Early Tooth Growth 4: Childhood Dental Treatment

Caring For Primary Teeth

It is essential to take good care of your child’s primary teeth (sometimes called baby teeth). Neglecting cavities or other problems in these teeth can lead to problems in their gums and permanent teeth.

Though your child will lose these teeth as they grow, primary teeth play important roles in your child’s oral health. Primary teeth:

  • establish proper patterns of chewing and eating;
  • provide space for permanent teeth;
  • allow for correct development of the jaw bones and muscles; and
  • affect the development of speech.

First Dentist Visit

It is important that you help your child establish a good attitude toward visiting the dentist from the very beginning. Before their first visit, tell them what to expect and explain that the dentist and assistants are there to help. Listen to your child’s concerns and help them understand that they don’t need to be afraid of anything that happens at the dentist. Keep your descriptions simple and avoid using words that may scare them, including mentions of needles, pulling, or other painful procedures. Discourage older siblings from teasing the child about the dentist.

Regular Dentist Visit

You should take your child to the dentist every 6 months, starting at their first birthday. These regular visits will help keep your child’s teeth strong and help you identify early signs of trouble.

Here are some tips to help make your visits to the dentist as easy as possible:

  • Dental visits are part of growing up. You shouldn’t offer rewards or indicate in any way that there is anything to fear.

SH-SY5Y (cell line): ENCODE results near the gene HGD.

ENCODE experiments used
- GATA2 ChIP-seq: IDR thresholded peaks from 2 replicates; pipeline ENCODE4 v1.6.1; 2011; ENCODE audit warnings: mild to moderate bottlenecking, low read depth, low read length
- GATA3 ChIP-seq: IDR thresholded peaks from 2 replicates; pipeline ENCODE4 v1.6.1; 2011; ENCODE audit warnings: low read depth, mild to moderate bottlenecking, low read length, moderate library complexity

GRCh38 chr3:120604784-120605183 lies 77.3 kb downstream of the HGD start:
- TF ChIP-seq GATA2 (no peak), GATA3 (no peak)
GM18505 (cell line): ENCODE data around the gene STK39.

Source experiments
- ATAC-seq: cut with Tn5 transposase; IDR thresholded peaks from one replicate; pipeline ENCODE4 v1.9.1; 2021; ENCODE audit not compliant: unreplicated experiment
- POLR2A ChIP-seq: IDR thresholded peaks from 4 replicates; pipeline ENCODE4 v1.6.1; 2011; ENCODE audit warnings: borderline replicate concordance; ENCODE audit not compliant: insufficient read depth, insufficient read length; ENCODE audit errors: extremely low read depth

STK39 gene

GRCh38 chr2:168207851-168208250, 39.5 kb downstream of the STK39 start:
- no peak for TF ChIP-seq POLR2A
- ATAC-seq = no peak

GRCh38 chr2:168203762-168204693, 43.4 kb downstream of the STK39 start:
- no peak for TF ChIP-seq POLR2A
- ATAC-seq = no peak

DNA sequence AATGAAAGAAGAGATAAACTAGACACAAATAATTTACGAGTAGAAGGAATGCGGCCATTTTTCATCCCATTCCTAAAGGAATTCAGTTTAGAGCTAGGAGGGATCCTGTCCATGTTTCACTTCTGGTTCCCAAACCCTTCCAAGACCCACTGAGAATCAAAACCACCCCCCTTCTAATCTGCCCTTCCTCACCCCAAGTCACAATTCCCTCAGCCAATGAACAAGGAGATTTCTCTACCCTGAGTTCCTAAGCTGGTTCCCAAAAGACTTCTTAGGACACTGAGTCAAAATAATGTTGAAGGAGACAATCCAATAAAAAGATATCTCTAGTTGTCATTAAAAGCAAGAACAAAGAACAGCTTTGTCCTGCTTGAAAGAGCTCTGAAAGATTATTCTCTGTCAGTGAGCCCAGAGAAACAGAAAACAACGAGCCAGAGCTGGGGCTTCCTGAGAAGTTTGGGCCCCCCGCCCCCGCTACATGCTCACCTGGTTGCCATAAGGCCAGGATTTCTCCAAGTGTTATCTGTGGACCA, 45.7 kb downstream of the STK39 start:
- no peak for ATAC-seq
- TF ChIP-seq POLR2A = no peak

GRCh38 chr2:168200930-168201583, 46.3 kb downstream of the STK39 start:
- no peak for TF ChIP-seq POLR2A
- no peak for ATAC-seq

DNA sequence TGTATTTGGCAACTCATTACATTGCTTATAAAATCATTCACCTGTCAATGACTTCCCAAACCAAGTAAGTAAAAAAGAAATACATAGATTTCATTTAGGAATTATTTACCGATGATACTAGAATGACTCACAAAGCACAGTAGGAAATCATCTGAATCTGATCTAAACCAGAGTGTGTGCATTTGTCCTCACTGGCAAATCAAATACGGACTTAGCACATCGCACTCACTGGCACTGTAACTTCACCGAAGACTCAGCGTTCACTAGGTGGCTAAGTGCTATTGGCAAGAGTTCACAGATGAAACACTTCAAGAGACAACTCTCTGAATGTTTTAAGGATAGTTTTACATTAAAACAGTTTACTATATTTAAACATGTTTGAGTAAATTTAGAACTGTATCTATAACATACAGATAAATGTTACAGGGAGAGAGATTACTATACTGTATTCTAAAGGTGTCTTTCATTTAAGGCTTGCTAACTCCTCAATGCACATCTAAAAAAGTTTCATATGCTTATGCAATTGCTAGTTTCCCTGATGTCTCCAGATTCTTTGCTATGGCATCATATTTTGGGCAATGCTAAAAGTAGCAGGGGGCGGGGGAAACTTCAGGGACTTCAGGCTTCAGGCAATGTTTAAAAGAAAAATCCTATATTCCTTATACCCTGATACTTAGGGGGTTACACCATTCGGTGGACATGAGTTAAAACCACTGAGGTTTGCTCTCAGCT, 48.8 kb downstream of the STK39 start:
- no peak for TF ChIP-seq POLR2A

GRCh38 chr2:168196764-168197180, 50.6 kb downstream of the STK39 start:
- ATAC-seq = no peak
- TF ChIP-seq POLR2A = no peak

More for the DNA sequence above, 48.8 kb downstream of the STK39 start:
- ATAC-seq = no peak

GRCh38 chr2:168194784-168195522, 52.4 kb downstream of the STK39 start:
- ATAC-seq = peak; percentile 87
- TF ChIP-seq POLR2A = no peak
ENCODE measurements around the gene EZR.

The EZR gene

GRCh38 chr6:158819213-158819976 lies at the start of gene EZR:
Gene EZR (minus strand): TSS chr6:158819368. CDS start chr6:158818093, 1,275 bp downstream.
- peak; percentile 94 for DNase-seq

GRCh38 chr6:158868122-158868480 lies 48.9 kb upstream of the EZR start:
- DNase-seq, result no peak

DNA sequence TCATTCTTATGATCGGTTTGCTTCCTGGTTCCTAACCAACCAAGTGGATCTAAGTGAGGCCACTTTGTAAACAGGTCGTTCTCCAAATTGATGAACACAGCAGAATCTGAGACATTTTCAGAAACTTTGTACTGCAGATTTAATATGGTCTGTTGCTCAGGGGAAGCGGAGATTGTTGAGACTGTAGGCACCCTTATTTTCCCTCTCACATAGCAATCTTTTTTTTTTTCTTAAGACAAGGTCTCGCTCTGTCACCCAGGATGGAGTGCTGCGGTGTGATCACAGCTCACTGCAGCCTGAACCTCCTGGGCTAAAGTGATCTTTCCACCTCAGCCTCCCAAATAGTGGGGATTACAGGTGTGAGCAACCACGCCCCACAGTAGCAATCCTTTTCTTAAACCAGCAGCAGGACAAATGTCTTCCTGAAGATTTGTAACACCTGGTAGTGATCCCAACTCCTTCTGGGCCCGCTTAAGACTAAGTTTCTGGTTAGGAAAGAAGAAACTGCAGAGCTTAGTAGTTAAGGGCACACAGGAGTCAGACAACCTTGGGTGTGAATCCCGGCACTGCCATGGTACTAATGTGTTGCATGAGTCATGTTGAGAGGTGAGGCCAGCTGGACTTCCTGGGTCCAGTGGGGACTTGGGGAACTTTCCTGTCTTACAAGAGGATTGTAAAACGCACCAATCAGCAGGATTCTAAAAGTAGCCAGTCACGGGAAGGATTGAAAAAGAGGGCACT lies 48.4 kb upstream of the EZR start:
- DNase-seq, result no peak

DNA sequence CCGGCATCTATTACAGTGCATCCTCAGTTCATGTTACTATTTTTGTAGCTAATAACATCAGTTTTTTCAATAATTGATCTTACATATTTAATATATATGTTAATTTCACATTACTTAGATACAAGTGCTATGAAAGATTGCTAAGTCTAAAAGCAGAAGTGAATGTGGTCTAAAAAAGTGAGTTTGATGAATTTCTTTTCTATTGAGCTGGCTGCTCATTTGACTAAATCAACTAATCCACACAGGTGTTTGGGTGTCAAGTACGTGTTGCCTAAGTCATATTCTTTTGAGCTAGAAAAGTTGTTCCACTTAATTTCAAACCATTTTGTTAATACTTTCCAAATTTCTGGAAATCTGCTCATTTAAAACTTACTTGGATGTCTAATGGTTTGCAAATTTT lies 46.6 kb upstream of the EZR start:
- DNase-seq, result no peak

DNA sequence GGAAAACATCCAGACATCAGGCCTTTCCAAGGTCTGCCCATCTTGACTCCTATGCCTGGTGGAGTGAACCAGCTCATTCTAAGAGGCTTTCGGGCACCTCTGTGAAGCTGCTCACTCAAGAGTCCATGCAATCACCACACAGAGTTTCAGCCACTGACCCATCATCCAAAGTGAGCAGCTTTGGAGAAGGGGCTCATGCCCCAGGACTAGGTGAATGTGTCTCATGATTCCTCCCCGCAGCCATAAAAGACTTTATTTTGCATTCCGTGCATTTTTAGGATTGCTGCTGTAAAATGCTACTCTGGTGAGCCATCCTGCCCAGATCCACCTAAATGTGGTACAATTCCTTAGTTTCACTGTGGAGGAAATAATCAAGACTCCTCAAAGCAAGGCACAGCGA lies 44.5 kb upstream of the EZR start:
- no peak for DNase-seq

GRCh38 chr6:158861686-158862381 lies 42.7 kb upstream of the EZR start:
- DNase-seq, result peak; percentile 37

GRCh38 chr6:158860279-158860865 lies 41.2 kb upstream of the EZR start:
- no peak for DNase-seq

• The less “fuss” the better. It’s best to tell your child about a dental visit the day of the appointment.
  • If you child wants more information about the dentist, explain to them that the doctor will look at his/her teeth to make sure they are healthy.
  • Make sure that your child is well rested the day of the appointment.
  • Don’t threaten a visit to the dentist as a form a punishment for bad behavior.

Sealant

A sealant is clear or translucent plastic that is applied to a child’s back teeth that prevents food, plaque, and acid from getting in the cracks and areas of the teeth that are prone to decay.

Fluoride

The right amount of fluoride can help strengthen teeth and protect against cavities. However, too much fluoride can lead to discoloration of the teeth. Make sure your child does not swallow the toothpaste. If they are too young to spit it out, use a toothpaste that does not contain fluoride. Also make sure you are aware of other sources of fluoride before giving your child additional fluoride treatments. Many cities add fluoride to their drinking water and some foods contain fluoride, including infant formula, dry cereals, baby foods, and white grape juice.

X-rays

Dental radiographs not only detect cavities, but also show progress of teeth growth and help alert your dentist of bone diseases and other problems. They let your child’s dentist see patterns and symptoms that are not visible in a physical examination. By finding and treating potential problems early, you can save money and avoid unnecessary procedures later. Your child’s dentist may recommend x-rays once or twice per year, depending on their risk factors for tooth decay and other problems. The amount of radiation from a dental x-ray is small and your child will be protected by a lead apron and other protective measures.

Pulp Theraphy

Pulp therapy is also called “children’s root canal,” “nerve treatment,” “pulpotomy,” or “pulpectomy.” The pulp of a tooth is the inner core that contains nerves, blood vessels, and connective tissue. When a child has a severe cavity or a tooth injury, pulp therapy can be used to remove the damaged pulp and seal the tooth to prevent further problems. A pulpotomy removes the diseased pulp within the crown (top) of the tooth and uses an agent to prevent bacterial growth and calm the nerve tissue. The tooth is then capped with a crown. A pulpectomy is a more extensive treatment that removes all the pulp tissue from both the crown and the root. The canals are then cleansed and filled before being capped.


Source:
http://www.surfandsmiles.com/dental-topics/#child

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